US President Donald Trump has been labelled desperate and disgraceful, with calls for his impeachment or prosecution, after a leaked phone call revealed him placing pressure on a top election official to find votes to overturn the Georgia result.
The Washington Post obtained audio of a phone call between Trump and Georgia's Republican Secretary of State Brad Raffensperger, where he attempts to change the outcome of the presidential race, which was won by Joe Biden.
Despite legal challenges, Georgia certified its vote after counting it three times in the wake of the election, confirming Biden's victory by a final margin of 11,779.
While speaking at a campaign event for Democratic senate candidates Jon Ossoff and Raphael Warnock in Savannah, Georgia on Sunday, vice president-elect Kamala Harris described Trump's pleas as the "voice of desperation".
"Have ya'll heard about that recorded conversation? Well it was, yes, certainly, the voice of desperation, most certainly that, and it was a bald, bald-faced, bold abuse of power by the President of the United States," she said.
Congresswoman Alexandria Ocasio-Cortez also condemned Trump's behaviour, calling for his impeachment.
"I absolutely think it's an impeachable offence and if it was up to me there would be articles on the floor quite quickly,' she said. 'But he, I mean he is trying to – he is attacking our very election."
She was backed by a number of social media users who also rallied for Trump to be impeached. He previously faced impeachment in December 2019 for abuse of power and obstruction of Congress, but was cleared.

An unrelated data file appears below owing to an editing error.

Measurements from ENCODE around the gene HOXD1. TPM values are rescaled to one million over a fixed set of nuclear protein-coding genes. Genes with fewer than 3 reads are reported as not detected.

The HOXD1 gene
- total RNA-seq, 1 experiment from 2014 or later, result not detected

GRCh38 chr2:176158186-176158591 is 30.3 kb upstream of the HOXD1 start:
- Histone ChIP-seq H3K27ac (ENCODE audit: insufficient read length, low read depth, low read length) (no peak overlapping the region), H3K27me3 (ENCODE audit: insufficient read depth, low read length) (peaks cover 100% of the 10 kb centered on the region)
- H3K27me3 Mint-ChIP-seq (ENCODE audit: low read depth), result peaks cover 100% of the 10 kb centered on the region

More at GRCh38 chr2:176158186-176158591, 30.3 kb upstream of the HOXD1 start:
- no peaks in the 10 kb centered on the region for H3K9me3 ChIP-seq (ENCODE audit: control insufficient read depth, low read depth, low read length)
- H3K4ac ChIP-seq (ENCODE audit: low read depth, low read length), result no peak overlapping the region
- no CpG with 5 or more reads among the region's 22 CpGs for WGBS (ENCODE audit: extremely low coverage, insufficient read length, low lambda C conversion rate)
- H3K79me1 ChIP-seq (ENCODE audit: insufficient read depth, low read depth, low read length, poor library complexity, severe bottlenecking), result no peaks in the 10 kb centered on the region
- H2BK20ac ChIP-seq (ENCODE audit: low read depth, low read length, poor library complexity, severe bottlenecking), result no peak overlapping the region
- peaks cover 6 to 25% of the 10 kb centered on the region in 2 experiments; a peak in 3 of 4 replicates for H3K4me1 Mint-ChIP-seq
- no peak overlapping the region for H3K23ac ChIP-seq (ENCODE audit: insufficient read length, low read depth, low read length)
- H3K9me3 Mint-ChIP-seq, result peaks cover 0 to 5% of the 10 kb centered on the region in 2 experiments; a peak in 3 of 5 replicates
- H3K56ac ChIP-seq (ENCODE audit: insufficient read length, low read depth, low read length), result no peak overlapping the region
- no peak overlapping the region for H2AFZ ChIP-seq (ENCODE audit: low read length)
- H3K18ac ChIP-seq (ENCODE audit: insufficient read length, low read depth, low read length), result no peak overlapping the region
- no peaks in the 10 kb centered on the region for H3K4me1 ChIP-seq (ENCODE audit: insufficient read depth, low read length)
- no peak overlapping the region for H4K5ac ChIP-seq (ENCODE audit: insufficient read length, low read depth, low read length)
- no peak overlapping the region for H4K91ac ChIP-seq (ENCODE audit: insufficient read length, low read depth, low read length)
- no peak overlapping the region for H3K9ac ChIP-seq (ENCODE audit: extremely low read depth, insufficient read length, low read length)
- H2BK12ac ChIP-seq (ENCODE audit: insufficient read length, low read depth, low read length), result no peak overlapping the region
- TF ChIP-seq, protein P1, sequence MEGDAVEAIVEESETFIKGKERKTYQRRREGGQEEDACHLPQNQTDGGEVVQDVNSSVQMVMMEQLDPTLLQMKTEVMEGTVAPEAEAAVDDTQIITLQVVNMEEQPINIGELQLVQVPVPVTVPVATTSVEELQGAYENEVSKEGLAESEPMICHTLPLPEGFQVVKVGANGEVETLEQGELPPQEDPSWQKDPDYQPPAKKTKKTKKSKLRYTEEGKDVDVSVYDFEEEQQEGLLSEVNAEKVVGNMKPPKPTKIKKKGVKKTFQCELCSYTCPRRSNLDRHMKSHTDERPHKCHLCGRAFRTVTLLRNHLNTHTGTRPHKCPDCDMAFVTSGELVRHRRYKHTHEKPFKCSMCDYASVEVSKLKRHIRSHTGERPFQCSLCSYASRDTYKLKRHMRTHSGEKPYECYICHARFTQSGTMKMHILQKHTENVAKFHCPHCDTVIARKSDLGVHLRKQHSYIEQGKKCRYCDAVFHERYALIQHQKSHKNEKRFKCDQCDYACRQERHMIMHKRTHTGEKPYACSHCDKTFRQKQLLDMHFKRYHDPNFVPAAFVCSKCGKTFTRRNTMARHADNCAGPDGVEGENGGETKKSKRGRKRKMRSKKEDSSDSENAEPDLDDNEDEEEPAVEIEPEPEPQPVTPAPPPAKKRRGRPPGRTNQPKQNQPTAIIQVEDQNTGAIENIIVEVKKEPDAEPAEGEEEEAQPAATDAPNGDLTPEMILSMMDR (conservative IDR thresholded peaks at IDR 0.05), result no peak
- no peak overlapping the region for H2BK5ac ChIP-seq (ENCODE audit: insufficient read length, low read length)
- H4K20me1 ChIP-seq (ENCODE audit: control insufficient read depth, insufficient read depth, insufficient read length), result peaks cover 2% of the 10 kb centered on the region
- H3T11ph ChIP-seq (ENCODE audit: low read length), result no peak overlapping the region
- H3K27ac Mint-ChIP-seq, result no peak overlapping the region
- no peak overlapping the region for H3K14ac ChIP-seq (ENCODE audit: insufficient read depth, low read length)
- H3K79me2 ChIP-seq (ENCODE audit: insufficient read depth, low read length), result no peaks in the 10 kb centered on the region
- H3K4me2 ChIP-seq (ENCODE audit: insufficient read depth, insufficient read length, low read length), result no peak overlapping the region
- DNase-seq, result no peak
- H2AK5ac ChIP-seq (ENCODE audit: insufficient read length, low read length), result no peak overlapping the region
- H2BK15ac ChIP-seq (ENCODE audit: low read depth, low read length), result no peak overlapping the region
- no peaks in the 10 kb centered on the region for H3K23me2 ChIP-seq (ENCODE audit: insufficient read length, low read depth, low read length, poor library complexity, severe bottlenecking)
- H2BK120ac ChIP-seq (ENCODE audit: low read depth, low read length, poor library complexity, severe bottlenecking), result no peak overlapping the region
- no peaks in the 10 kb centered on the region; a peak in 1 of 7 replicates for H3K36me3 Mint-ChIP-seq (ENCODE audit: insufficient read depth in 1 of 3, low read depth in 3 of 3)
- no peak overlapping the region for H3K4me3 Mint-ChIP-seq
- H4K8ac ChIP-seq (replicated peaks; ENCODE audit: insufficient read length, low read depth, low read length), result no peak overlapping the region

Several lawyers claimed that Trump may have violated laws that prohibit interference in federal or state elections, while Congressional Democrats vowed to examine the legal implications of the call.
Attacking Trump's "disgraceful effort to intimidate an elected official", Senate Democratic whip Dick Durbin appealed for a criminal investigation.
"President Trump's recorded conversation with Georgia Secretary of State Raffensperger is more than a pathetic, rambling, delusional rant," Durbin said in a statement to Fox News. "His disgraceful effort to intimidate an elected official into deliberately changing and misrepresenting the legally confirmed vote totals in his state strikes at the heart of our democracy and merits nothing less than a criminal investigation."
Yet former Republican chairman of the Federal Election Commission, Trevor Potter, argued it would be a decision for the Justice Department in Biden's administration.
"There is a good argument that Trump is seeking to procure a fraudulent vote count by stating that he needs exactly 11,780 votes and is threatening the secretary of state if he does not produce them," Potter told The New York Times. "But even if the Biden Justice Department thinks they have a good case, is that how they want to start off the Biden presidency? That is a policy decision."
But Trump didn't just have his detractors. His campaign senior adviser Jason Miller came out firing on Twitter, defending the President's actions.
A Republican candidate for governor of California, Errol Webber, also questioned the legality of releasing the tapes.
On Twitter, users likened Trump's phone call to Watergate, the political scandal which forced Richard Nixon out of office after his administration attempted to cover up continuous attempts to break into the Democratic National Committee.
Congress is expected to certify the election results on January 6, despite 100 Republican House members indicating they would object to results in a number of states.